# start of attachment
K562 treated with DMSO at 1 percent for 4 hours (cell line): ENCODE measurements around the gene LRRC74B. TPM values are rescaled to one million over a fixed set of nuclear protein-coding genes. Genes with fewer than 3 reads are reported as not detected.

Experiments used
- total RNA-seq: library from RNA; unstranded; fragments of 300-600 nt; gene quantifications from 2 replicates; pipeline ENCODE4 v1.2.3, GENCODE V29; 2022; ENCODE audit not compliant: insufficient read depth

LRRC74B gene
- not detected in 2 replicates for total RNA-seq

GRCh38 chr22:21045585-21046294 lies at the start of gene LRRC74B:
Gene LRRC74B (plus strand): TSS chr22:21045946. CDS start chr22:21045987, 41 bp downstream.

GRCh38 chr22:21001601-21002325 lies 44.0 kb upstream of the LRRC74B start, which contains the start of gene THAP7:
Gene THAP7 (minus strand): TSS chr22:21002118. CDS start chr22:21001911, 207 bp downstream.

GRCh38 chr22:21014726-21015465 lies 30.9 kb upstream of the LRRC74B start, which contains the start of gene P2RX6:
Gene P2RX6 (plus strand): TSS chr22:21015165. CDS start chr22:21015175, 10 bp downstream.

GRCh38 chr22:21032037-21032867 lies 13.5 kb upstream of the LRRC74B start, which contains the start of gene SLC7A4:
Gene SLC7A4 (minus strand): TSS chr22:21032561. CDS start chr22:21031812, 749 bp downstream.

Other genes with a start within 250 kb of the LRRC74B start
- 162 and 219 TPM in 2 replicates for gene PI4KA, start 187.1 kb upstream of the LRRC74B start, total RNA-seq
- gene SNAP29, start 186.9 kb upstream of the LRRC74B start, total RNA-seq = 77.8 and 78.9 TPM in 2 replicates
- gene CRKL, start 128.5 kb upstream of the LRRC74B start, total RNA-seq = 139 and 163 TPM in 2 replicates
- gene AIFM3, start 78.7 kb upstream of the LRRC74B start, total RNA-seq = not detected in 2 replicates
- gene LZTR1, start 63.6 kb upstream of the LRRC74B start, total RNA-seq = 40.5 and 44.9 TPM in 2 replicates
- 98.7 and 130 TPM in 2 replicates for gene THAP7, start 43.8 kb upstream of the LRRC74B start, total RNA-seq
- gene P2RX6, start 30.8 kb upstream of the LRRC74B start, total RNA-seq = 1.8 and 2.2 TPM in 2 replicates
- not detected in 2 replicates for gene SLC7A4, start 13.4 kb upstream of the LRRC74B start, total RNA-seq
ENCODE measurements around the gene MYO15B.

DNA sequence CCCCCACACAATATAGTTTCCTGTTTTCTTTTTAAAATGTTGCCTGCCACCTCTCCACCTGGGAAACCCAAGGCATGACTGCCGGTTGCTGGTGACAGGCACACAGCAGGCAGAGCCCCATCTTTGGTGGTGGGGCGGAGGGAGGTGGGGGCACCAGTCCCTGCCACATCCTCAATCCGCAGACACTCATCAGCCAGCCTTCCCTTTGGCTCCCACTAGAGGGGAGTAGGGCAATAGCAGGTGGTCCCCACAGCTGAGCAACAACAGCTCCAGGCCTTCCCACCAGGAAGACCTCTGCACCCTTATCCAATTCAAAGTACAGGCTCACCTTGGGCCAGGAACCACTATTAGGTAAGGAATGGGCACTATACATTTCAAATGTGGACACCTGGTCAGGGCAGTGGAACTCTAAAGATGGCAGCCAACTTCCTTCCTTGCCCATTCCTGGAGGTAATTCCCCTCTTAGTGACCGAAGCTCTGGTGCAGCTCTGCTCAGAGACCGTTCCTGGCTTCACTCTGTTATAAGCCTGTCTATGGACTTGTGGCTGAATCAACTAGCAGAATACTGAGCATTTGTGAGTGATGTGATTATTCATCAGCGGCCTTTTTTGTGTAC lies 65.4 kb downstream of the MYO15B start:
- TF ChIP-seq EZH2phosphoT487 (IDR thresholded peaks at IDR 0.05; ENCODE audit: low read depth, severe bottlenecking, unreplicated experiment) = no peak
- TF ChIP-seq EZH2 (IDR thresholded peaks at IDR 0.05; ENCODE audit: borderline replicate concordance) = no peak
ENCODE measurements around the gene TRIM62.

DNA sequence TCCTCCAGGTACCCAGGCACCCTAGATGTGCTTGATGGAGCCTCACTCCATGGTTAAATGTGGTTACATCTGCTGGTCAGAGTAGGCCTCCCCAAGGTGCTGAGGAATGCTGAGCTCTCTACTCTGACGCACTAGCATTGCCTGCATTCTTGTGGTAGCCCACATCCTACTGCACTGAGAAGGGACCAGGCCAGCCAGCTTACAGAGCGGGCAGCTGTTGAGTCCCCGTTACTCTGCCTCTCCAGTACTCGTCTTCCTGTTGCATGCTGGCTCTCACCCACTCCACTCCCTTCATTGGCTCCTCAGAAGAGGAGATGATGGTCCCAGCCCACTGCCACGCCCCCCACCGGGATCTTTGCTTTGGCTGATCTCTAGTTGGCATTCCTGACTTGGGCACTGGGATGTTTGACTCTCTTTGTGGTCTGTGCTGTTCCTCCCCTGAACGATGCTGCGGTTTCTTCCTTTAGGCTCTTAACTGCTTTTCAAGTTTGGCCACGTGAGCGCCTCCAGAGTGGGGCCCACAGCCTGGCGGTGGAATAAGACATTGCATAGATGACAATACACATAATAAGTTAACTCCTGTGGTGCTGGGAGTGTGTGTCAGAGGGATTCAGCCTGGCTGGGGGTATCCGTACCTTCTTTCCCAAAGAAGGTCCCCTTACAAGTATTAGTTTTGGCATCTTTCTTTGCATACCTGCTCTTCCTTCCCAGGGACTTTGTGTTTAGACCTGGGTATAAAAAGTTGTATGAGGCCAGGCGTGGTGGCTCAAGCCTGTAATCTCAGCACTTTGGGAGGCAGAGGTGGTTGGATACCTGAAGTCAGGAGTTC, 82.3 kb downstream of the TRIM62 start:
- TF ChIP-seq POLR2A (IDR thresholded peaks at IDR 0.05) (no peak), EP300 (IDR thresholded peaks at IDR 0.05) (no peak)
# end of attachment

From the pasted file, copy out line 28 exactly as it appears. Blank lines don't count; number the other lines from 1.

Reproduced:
DNA sequence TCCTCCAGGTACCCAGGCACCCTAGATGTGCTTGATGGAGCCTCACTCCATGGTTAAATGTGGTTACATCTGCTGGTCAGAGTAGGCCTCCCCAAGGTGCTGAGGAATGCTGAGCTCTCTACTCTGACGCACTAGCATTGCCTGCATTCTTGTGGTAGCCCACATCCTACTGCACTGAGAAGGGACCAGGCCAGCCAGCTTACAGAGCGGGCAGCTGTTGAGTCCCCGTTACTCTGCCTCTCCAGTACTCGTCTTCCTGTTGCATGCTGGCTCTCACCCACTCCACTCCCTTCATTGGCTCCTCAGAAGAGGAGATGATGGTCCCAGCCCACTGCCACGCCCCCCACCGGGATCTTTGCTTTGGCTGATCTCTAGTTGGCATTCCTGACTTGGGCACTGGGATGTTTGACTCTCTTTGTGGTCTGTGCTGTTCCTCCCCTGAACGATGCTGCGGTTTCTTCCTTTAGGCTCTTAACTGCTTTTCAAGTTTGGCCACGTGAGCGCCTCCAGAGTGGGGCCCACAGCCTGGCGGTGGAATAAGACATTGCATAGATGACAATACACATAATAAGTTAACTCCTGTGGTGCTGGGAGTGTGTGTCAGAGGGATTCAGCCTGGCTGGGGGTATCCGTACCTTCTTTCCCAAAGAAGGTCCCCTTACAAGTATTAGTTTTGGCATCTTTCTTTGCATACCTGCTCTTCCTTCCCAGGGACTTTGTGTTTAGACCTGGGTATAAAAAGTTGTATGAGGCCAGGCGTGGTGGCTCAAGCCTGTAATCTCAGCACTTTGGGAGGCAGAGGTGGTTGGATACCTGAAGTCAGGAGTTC, 82.3 kb downstream of the TRIM62 start: